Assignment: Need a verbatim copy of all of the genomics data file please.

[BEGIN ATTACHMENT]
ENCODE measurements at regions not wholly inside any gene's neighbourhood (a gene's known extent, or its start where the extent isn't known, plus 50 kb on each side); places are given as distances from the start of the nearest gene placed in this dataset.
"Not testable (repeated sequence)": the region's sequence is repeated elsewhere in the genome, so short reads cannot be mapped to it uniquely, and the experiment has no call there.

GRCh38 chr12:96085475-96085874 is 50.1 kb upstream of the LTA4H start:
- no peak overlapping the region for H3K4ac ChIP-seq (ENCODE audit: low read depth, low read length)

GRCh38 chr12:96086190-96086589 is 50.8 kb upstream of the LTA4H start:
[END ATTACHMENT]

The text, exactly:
ENCODE measurements at regions not wholly inside any gene's neighbourhood (a gene's known extent, or its start where the extent isn't known, plus 50 kb on each side); places are given as distances from the start of the nearest gene placed in this dataset.
"Not testable (repeated sequence)": the region's sequence is repeated elsewhere in the genome, so short reads cannot be mapped to it uniquely, and the experiment has no call there.

GRCh38 chr12:96085475-96085874 is 50.1 kb upstream of the LTA4H start:
- no peak overlapping the region for H3K4ac ChIP-seq (ENCODE audit: low read depth, low read length)

GRCh38 chr12:96086190-96086589 is 50.8 kb upstream of the LTA4H start: